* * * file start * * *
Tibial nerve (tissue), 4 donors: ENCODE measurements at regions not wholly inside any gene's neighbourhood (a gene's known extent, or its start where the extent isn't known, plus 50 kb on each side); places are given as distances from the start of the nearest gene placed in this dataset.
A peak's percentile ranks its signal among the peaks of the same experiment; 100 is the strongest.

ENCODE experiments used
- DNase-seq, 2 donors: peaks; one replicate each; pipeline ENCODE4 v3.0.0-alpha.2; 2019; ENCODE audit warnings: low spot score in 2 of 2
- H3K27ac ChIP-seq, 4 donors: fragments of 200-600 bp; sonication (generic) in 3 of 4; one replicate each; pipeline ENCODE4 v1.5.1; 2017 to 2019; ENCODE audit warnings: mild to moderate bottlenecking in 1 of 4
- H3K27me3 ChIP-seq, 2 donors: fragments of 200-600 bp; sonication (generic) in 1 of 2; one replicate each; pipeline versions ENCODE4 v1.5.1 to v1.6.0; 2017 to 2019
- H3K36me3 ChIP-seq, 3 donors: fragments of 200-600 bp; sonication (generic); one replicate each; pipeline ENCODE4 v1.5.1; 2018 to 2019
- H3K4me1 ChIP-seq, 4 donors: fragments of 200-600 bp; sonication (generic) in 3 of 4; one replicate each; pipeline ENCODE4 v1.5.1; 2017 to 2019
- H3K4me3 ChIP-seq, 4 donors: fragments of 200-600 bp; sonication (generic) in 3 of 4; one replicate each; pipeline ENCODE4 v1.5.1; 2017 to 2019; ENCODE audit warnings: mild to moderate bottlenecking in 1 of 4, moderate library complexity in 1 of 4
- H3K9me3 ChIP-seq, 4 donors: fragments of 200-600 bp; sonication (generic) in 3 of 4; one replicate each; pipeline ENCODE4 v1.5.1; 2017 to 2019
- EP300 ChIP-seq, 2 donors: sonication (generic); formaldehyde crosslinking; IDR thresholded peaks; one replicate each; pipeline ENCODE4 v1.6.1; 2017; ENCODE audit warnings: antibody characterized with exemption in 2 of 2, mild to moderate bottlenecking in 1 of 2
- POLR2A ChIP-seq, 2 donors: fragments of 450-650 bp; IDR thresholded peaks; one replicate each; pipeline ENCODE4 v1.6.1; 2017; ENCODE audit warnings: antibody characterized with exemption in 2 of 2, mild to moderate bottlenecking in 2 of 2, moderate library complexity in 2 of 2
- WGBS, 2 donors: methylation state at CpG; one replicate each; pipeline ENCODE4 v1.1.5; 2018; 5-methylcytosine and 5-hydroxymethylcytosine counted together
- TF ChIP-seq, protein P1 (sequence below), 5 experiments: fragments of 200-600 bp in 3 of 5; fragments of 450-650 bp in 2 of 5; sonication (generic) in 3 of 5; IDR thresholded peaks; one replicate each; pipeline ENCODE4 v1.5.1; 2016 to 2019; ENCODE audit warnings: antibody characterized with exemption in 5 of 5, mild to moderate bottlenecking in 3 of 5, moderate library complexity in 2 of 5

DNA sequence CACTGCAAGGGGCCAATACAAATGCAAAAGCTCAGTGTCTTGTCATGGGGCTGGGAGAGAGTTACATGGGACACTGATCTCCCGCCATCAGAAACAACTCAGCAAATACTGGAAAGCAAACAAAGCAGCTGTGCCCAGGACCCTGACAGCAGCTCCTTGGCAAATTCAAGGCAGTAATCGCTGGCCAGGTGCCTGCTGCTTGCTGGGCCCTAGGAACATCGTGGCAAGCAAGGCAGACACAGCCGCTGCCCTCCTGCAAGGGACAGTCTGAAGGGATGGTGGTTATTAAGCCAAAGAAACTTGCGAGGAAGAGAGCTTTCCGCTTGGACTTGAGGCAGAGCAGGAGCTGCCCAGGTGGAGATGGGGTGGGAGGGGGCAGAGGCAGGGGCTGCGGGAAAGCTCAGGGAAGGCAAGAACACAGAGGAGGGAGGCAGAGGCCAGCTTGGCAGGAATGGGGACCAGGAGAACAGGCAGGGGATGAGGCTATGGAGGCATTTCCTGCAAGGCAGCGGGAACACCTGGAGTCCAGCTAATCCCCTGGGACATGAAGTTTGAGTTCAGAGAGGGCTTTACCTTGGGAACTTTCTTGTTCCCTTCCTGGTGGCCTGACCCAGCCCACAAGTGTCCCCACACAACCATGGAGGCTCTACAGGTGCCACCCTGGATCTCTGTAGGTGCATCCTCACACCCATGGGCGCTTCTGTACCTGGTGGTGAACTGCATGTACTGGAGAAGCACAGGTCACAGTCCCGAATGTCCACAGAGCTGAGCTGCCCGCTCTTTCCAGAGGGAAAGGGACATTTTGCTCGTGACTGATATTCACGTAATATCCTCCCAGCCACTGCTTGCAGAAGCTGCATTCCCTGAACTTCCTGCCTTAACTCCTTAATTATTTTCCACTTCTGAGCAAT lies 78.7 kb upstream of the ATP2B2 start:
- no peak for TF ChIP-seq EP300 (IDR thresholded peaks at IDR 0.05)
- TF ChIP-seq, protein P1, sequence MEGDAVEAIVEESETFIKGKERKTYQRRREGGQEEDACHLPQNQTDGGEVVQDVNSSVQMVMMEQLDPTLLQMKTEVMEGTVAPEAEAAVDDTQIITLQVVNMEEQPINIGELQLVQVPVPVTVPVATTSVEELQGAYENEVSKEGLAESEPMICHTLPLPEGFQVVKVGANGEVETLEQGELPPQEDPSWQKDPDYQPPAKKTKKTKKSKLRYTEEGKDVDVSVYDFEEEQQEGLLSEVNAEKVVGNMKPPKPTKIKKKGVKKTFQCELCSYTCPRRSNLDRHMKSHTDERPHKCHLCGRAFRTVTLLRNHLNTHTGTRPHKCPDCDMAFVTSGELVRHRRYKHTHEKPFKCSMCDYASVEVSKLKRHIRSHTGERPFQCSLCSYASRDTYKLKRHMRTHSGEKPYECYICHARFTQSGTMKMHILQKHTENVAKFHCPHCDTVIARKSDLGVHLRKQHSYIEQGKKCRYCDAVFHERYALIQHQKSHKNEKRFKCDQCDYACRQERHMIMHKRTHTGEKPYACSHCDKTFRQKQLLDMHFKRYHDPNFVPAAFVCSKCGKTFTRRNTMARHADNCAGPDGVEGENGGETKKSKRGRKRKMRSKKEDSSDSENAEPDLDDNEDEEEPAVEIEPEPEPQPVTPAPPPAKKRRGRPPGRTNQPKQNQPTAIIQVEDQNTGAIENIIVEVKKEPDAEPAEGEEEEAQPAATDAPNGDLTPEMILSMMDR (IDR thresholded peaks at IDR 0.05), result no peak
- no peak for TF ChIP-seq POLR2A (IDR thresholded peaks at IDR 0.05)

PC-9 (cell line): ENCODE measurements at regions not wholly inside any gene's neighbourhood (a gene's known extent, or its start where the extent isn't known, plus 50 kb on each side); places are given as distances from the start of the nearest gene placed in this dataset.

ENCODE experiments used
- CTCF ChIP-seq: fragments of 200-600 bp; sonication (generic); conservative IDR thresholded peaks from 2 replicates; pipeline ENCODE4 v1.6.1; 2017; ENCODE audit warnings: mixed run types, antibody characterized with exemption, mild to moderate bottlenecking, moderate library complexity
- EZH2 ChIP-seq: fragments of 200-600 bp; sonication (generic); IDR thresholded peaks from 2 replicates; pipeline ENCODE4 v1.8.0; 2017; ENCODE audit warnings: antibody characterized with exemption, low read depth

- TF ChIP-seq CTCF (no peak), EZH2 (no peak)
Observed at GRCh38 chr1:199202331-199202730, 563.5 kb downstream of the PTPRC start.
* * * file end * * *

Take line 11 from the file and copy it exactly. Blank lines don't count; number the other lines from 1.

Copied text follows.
- EP300 ChIP-seq, 2 donors: sonication (generic); formaldehyde crosslinking; IDR thresholded peaks; one replicate each; pipeline ENCODE4 v1.6.1; 2017; ENCODE audit warnings: antibody characterized with exemption in 2 of 2, mild to moderate bottlenecking in 1 of 2